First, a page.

Arun M. Kumar
Every year, on Mahatma Gandhi’s birth anniversary, I find myself reflecting on the lessons on leadership that are among his legacies.
Those who aspire to lead can learn from Gandhi that the most meaningful goal of leadership is to inspire. Not to demand or command, but to inspire. The leaders most respected for leaving their mark on the world, their countries, or their organizations have been those who have inspired people to act and perform.
What can we learn from Gandhi’s own development as a leader, one whose life and messages have been an enormous source of inspiration worldwide?
To inspire, one must be oneself inspired. Where did Gandhi find his wellsprings of inspiration?
Reading was one source. Gandhi read widely and deeply. Gandhi turned to the Gita, his true introduction to it came when he was in England, from Sir Edwin Arnold’s The Song Celestial. The Gita became his lifelong guide, and its message of duty and selfless action motivated his life. Gandhi read The New Testament and was drawn by the messages in the Sermon on the Mount. Indeed, his life’s mission can well be defined by the beatitudes of that sermon: supporting the poor and the weak, pursuing peace and kindness. He read and corresponded with Leo Tolstoy; they both shared a veneration for Socrates, Buddha and other thoughtful leaders. He found John Ruskin’s book “Unto This Last” to be transformative and translated it into Gujarati. Gandhi’s lessons of Sarvodaya, the welfare of all, came from Ruskin’s philosophy. Gandhi was inspired by the American transcendentalists, particularly Henry David Thoreau and Ralph Waldo Emerson whose writings shaped his concept of self-reliance.
Another source of learning came from interacting with people who were inspiring, some of them became his philosophical mentors. Gandhi famously saw Gopal Krishna Gokhale as his teacher. A less well-known guide to Gandhi was Shrimad Rajchandra, who he referred to as Raychandbhai. A diamond merchant in Bombay, Raychandbhai was also a poet and philosopher. Gandhi would write to him with questions that would be promptly responded to.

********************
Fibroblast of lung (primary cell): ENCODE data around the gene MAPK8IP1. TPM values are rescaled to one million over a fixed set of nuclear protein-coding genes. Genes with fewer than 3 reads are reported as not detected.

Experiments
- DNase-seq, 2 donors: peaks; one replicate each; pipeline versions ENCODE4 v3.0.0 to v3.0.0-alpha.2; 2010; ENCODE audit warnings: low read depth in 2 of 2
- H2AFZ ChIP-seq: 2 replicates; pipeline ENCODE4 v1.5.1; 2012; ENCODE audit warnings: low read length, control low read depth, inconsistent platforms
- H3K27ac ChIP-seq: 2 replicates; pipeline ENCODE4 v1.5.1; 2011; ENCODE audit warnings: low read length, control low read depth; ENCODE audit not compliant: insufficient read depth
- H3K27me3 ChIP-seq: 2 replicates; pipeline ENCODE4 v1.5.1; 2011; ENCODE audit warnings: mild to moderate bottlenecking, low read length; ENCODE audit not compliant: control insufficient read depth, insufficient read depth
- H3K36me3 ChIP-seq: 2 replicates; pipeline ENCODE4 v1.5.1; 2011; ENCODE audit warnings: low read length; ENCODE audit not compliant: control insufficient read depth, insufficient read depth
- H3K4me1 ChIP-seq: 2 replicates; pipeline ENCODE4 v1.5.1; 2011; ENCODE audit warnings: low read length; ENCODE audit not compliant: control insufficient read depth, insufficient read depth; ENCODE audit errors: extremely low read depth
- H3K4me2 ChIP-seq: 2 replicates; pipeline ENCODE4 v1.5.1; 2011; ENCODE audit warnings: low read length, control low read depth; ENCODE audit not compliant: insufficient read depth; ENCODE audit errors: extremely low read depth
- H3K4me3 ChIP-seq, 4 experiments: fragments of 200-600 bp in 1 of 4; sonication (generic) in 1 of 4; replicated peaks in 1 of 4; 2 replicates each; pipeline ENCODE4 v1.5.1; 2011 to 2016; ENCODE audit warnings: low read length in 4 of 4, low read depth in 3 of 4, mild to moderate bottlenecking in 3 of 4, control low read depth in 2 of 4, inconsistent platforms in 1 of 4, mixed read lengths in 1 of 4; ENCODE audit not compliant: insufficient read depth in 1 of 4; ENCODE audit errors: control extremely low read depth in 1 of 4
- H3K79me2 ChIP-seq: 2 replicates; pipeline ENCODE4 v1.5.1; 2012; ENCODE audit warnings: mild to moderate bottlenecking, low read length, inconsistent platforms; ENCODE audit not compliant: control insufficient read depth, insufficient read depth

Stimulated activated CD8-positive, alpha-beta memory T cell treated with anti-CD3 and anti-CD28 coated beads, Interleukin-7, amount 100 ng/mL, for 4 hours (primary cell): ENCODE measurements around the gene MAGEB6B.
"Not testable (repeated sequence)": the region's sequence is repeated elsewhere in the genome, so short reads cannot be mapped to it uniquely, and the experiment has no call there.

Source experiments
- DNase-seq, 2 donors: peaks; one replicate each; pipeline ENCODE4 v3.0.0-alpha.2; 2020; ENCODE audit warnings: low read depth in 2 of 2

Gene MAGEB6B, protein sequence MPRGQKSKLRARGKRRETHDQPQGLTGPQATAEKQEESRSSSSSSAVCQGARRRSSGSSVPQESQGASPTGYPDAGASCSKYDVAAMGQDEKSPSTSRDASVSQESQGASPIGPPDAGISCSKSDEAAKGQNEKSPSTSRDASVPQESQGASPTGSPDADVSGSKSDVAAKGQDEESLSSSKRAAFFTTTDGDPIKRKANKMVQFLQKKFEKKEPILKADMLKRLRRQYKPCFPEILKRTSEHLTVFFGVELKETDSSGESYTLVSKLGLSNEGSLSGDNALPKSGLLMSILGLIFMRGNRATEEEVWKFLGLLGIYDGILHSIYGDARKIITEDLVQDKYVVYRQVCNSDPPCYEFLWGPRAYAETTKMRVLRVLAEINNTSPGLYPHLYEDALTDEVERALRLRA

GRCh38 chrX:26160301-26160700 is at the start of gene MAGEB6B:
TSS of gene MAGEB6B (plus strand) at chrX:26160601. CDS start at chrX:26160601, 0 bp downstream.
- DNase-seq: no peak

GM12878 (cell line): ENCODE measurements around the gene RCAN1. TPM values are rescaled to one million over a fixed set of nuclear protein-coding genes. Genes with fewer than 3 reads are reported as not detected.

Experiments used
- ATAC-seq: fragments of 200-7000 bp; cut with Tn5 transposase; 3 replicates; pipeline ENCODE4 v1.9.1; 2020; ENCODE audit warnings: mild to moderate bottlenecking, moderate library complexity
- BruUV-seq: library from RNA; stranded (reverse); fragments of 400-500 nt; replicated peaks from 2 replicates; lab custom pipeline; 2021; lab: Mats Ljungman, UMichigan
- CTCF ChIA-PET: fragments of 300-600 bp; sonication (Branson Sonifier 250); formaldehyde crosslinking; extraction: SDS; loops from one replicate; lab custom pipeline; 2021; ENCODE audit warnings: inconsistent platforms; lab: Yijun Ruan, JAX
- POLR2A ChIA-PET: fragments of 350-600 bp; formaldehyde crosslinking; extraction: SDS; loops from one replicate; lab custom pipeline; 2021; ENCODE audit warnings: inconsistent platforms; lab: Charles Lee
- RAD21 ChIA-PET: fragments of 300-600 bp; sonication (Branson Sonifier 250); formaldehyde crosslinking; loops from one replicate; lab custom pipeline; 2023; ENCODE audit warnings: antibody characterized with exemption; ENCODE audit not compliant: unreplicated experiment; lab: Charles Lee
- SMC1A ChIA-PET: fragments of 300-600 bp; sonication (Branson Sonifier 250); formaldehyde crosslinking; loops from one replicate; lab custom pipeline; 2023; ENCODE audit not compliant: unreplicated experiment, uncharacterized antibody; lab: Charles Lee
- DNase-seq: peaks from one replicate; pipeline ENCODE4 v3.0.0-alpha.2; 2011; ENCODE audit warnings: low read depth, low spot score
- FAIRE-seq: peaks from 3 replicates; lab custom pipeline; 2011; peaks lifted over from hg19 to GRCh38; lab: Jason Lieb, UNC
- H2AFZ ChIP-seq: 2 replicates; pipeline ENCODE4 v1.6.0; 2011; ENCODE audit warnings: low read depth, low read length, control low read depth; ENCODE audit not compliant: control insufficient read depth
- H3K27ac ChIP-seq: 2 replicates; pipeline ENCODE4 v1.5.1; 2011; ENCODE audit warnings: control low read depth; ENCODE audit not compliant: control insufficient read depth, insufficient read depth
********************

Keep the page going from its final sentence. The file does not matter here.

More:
Gandhi surrounded himself with people who were themselves inspiring. His collaborators included thoughtful individuals of diverse backgrounds and of high intellect. Just a small sample: Sarojini Naidu the poet, Jawaharlal Nehru who was an extraordinary thinker and writer, Sardar Vallabhbhai who was an accomplished lawyer, and Charlie Andrews, the educator and Christian missionary.
What made Gandhi inspiring?
Most importantly, he had a clear, bold, and unselfish mission. He aimed to make India free of foreign rule and to rid it of division and discrimination. This was a mission that was not about him. When India attained freedom, he resigned his four-anna membership of the Indian National Congress. He did not seek power or position in independent India.
Gandhi captured the imagination of people and unified them. The Dandi march was an early example of a simple act, of taking salt from the sea, that became a dramatic symbol of defiance against unjust rule. His encouragement of khadi, and images of him spinning cotton, sent a clear message of resisting British products as millions of women took to spinning and weaving handloom cotton in solidarity.
He was authentic, he did as he said. He wrote, “My life is my message.” His integrity was never in doubt. When he made a mistake, he owned up to it and undertook acts of penitence to underscore his accountability.
Gandhi was courageous, physically, and mentally. In the cause of his goals, he was willing to be physically assaulted, to subject himself to ordeals like fasting. Mentally, of course, he stood up to the powerful United Kingdom, then rulers of India.
Gandhi conducted himself in politics with decency and grace that invoked respect. He was respectful in his dealings with both friends and adversaries. In a letter to President Franklin Delano Roosevelt, in July 1942, when he wrote that the British should “unreservedly….and immediately withdraw their rule”, and unambiguously stated his “intense dislike of British rule,” he also mentioned “the good wishes” he had for Great Britain and his “numerous personal friends in England who I love as dearly as my own people.”
Gandhi’s messages and actions inspired generations of leaders and change-makers the world over. Martin Luther King Jr. adopted methods of non-violent protest and wrote of how Gandhi had influenced his own activism. He saw how Gandhi’s satyagraha was a way to use truth and love to fight oppression. Shortly after the successful Montgomery Bus Boycott in 1956, King declared that “Christ showed us the way, and Gandhi in India showed it could work.”
Former US President Barack Obama, who had a portrait of Mahatma Gandhi in his Senate office, has written, “As a young man, I’d studied his writings and found him giving voice to some of my deepest instincts…. More than anything, though, my fascination with India had to do with Mahatma Gandhi. Along with Lincoln, King, and Mandela, Gandhi had profoundly influenced my thinking.”